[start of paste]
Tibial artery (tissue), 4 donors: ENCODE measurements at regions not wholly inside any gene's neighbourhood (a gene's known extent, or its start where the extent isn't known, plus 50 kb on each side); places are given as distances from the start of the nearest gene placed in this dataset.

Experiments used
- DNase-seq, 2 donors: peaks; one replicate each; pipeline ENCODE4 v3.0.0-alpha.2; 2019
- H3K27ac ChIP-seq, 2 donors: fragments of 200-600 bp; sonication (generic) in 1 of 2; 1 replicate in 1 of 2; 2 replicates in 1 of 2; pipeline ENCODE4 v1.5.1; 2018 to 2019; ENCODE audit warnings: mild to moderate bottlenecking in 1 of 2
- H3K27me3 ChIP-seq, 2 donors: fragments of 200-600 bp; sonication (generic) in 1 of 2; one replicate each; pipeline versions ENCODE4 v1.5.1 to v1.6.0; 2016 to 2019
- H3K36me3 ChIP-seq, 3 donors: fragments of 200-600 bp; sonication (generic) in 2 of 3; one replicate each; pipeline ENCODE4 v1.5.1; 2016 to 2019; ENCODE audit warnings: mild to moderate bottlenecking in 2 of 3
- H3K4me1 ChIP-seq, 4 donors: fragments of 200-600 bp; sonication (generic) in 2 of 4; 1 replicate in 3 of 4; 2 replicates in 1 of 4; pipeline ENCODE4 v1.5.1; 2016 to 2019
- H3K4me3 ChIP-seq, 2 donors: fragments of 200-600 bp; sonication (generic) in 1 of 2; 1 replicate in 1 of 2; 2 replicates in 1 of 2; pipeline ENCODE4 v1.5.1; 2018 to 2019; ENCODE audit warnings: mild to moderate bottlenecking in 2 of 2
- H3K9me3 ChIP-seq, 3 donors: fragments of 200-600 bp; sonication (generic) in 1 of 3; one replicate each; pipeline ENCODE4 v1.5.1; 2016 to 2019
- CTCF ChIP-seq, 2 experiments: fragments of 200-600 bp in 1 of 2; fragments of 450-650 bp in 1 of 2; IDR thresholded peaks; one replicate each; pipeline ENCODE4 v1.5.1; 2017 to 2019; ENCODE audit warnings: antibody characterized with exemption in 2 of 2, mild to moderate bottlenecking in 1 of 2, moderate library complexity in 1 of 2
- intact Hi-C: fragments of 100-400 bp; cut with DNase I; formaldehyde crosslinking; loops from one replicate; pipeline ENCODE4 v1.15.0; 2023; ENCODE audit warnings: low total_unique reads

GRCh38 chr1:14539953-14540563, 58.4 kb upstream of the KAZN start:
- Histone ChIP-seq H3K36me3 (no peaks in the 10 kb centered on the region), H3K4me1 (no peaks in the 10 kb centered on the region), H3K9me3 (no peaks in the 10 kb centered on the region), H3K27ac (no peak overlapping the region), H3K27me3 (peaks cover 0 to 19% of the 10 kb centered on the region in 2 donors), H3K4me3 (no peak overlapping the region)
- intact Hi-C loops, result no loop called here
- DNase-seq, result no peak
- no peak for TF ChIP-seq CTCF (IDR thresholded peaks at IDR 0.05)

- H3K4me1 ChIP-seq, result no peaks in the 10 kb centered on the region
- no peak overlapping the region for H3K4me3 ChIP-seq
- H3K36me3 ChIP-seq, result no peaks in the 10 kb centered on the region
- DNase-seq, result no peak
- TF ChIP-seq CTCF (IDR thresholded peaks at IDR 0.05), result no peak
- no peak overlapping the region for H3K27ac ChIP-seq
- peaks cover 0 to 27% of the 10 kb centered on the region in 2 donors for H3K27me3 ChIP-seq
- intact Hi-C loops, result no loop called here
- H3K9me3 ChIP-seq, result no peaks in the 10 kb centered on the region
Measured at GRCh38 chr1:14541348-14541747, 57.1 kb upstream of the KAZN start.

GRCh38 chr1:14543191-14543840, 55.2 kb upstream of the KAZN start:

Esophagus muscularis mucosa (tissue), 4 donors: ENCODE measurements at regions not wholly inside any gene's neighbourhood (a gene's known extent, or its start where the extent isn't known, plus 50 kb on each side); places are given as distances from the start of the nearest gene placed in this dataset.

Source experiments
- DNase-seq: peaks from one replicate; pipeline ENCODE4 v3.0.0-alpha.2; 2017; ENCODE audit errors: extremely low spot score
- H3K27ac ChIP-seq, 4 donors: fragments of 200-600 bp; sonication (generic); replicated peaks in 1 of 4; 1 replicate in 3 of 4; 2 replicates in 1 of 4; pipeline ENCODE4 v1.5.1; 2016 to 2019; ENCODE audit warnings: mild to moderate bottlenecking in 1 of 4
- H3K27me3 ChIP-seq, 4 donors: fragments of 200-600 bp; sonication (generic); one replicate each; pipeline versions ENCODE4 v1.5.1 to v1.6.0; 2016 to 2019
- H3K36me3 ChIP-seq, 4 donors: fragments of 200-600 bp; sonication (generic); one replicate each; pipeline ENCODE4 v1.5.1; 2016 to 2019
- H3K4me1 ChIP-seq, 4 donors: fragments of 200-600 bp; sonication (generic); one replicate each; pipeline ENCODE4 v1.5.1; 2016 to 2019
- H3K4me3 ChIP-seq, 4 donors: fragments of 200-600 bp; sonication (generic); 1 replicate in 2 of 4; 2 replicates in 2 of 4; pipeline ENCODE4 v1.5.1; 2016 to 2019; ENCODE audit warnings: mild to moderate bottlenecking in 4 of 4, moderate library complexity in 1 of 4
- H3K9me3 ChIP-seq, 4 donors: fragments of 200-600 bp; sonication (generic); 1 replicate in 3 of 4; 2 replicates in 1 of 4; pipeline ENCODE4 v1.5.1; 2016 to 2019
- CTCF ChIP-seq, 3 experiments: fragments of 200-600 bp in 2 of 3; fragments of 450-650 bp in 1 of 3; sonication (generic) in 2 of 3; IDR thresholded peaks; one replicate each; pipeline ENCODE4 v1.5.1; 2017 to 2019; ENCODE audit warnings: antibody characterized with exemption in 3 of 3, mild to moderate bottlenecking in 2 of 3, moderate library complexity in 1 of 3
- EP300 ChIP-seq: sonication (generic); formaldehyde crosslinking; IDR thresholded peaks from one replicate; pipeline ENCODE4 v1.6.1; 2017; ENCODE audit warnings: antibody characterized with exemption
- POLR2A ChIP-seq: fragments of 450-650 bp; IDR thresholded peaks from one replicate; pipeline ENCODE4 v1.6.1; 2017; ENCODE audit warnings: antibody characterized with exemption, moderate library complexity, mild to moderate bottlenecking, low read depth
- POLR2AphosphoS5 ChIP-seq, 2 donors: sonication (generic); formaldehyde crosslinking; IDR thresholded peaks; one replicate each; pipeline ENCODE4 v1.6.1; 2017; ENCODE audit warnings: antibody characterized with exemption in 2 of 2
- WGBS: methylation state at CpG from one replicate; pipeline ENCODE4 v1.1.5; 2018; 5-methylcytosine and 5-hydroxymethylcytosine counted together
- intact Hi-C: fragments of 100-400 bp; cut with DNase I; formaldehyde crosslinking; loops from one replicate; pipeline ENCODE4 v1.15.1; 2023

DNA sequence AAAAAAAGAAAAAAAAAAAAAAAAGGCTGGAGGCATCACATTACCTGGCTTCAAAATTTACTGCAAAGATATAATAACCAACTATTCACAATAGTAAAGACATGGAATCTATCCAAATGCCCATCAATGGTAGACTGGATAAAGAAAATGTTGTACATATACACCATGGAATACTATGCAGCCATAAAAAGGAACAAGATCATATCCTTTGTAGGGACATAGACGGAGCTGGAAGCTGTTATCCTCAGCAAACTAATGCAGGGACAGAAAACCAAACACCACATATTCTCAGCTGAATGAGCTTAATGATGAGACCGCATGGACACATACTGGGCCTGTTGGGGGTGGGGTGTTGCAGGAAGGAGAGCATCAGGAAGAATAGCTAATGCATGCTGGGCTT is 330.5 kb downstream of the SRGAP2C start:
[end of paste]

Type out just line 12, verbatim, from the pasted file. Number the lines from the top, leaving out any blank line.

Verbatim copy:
GRCh38 chr1:14539953-14540563, 58.4 kb upstream of the KAZN start: